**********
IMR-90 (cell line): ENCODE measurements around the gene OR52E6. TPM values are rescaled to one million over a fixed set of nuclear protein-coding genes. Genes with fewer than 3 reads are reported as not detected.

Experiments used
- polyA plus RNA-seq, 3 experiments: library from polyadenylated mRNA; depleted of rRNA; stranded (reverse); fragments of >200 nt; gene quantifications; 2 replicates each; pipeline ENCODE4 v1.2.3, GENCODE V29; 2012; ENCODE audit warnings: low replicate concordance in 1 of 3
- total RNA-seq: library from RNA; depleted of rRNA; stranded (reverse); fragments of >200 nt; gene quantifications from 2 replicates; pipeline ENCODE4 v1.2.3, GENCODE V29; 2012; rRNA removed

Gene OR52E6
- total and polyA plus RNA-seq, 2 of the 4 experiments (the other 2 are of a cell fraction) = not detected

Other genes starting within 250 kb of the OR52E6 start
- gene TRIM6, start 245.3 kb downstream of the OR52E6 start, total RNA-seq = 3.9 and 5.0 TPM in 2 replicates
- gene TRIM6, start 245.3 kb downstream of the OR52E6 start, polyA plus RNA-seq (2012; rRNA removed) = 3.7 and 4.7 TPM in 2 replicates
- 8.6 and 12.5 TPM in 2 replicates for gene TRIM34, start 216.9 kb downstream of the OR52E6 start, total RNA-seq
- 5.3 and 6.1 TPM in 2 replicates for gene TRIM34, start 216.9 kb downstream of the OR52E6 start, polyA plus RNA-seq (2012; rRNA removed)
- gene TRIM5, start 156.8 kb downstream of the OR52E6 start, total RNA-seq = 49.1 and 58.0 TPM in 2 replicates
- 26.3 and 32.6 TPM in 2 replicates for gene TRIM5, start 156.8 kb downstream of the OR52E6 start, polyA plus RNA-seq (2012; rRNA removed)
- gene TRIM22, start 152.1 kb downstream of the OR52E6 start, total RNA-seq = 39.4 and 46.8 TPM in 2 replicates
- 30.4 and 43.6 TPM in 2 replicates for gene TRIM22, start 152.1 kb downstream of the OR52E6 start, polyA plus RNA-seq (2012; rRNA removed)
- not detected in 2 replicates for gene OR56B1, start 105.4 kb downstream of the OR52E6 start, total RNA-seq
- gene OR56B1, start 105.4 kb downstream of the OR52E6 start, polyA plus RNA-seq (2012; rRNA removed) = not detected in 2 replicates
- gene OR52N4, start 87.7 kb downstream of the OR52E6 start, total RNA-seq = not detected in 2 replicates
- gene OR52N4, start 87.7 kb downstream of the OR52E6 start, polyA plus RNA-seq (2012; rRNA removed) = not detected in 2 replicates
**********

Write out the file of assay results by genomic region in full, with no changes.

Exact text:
IMR-90 (cell line): ENCODE measurements around the gene OR52E6. TPM values are rescaled to one million over a fixed set of nuclear protein-coding genes. Genes with fewer than 3 reads are reported as not detected.

Experiments used
- polyA plus RNA-seq, 3 experiments: library from polyadenylated mRNA; depleted of rRNA; stranded (reverse); fragments of >200 nt; gene quantifications; 2 replicates each; pipeline ENCODE4 v1.2.3, GENCODE V29; 2012; ENCODE audit warnings: low replicate concordance in 1 of 3
- total RNA-seq: library from RNA; depleted of rRNA; stranded (reverse); fragments of >200 nt; gene quantifications from 2 replicates; pipeline ENCODE4 v1.2.3, GENCODE V29; 2012; rRNA removed

Gene OR52E6
- total and polyA plus RNA-seq, 2 of the 4 experiments (the other 2 are of a cell fraction) = not detected

Other genes starting within 250 kb of the OR52E6 start
- gene TRIM6, start 245.3 kb downstream of the OR52E6 start, total RNA-seq = 3.9 and 5.0 TPM in 2 replicates
- gene TRIM6, start 245.3 kb downstream of the OR52E6 start, polyA plus RNA-seq (2012; rRNA removed) = 3.7 and 4.7 TPM in 2 replicates
- 8.6 and 12.5 TPM in 2 replicates for gene TRIM34, start 216.9 kb downstream of the OR52E6 start, total RNA-seq
- 5.3 and 6.1 TPM in 2 replicates for gene TRIM34, start 216.9 kb downstream of the OR52E6 start, polyA plus RNA-seq (2012; rRNA removed)
- gene TRIM5, start 156.8 kb downstream of the OR52E6 start, total RNA-seq = 49.1 and 58.0 TPM in 2 replicates
- 26.3 and 32.6 TPM in 2 replicates for gene TRIM5, start 156.8 kb downstream of the OR52E6 start, polyA plus RNA-seq (2012; rRNA removed)
- gene TRIM22, start 152.1 kb downstream of the OR52E6 start, total RNA-seq = 39.4 and 46.8 TPM in 2 replicates
- 30.4 and 43.6 TPM in 2 replicates for gene TRIM22, start 152.1 kb downstream of the OR52E6 start, polyA plus RNA-seq (2012; rRNA removed)
- not detected in 2 replicates for gene OR56B1, start 105.4 kb downstream of the OR52E6 start, total RNA-seq
- gene OR56B1, start 105.4 kb downstream of the OR52E6 start, polyA plus RNA-seq (2012; rRNA removed) = not detected in 2 replicates
- gene OR52N4, start 87.7 kb downstream of the OR52E6 start, total RNA-seq = not detected in 2 replicates
- gene OR52N4, start 87.7 kb downstream of the OR52E6 start, polyA plus RNA-seq (2012; rRNA removed) = not detected in 2 replicates